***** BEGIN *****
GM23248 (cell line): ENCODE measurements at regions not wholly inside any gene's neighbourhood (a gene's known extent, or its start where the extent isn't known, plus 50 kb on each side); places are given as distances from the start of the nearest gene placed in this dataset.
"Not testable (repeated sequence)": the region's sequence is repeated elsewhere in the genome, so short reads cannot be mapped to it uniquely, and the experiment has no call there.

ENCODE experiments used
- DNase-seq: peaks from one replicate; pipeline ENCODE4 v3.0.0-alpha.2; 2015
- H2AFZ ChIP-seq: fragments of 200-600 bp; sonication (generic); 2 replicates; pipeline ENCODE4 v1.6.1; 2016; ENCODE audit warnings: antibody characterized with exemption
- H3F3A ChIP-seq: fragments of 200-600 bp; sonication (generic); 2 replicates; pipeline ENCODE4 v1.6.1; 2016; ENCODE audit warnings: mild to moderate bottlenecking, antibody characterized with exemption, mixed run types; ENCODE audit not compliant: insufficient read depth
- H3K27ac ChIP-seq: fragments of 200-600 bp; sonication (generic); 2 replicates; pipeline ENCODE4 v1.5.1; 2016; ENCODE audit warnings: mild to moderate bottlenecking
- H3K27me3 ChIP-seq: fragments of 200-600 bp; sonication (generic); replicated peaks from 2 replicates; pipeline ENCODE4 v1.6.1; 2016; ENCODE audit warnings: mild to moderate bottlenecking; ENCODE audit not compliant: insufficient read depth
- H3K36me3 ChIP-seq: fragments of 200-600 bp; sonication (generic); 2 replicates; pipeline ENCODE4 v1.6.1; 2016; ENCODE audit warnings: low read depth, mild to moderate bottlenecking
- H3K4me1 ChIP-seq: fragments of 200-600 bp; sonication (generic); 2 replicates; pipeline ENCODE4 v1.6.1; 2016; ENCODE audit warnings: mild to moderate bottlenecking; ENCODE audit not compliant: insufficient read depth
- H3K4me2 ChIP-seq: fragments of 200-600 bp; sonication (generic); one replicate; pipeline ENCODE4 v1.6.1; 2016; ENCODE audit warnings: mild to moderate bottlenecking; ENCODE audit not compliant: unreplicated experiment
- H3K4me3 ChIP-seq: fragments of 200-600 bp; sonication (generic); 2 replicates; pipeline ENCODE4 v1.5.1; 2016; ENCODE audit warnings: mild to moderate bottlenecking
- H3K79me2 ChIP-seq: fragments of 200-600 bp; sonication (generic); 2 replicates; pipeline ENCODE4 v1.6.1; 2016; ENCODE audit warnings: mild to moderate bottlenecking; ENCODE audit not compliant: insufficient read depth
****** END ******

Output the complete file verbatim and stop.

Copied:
GM23248 (cell line): ENCODE measurements at regions not wholly inside any gene's neighbourhood (a gene's known extent, or its start where the extent isn't known, plus 50 kb on each side); places are given as distances from the start of the nearest gene placed in this dataset.
"Not testable (repeated sequence)": the region's sequence is repeated elsewhere in the genome, so short reads cannot be mapped to it uniquely, and the experiment has no call there.

ENCODE experiments used
- DNase-seq: peaks from one replicate; pipeline ENCODE4 v3.0.0-alpha.2; 2015
- H2AFZ ChIP-seq: fragments of 200-600 bp; sonication (generic); 2 replicates; pipeline ENCODE4 v1.6.1; 2016; ENCODE audit warnings: antibody characterized with exemption
- H3F3A ChIP-seq: fragments of 200-600 bp; sonication (generic); 2 replicates; pipeline ENCODE4 v1.6.1; 2016; ENCODE audit warnings: mild to moderate bottlenecking, antibody characterized with exemption, mixed run types; ENCODE audit not compliant: insufficient read depth
- H3K27ac ChIP-seq: fragments of 200-600 bp; sonication (generic); 2 replicates; pipeline ENCODE4 v1.5.1; 2016; ENCODE audit warnings: mild to moderate bottlenecking
- H3K27me3 ChIP-seq: fragments of 200-600 bp; sonication (generic); replicated peaks from 2 replicates; pipeline ENCODE4 v1.6.1; 2016; ENCODE audit warnings: mild to moderate bottlenecking; ENCODE audit not compliant: insufficient read depth
- H3K36me3 ChIP-seq: fragments of 200-600 bp; sonication (generic); 2 replicates; pipeline ENCODE4 v1.6.1; 2016; ENCODE audit warnings: low read depth, mild to moderate bottlenecking
- H3K4me1 ChIP-seq: fragments of 200-600 bp; sonication (generic); 2 replicates; pipeline ENCODE4 v1.6.1; 2016; ENCODE audit warnings: mild to moderate bottlenecking; ENCODE audit not compliant: insufficient read depth
- H3K4me2 ChIP-seq: fragments of 200-600 bp; sonication (generic); one replicate; pipeline ENCODE4 v1.6.1; 2016; ENCODE audit warnings: mild to moderate bottlenecking; ENCODE audit not compliant: unreplicated experiment
- H3K4me3 ChIP-seq: fragments of 200-600 bp; sonication (generic); 2 replicates; pipeline ENCODE4 v1.5.1; 2016; ENCODE audit warnings: mild to moderate bottlenecking
- H3K79me2 ChIP-seq: fragments of 200-600 bp; sonication (generic); 2 replicates; pipeline ENCODE4 v1.6.1; 2016; ENCODE audit warnings: mild to moderate bottlenecking; ENCODE audit not compliant: insufficient read depth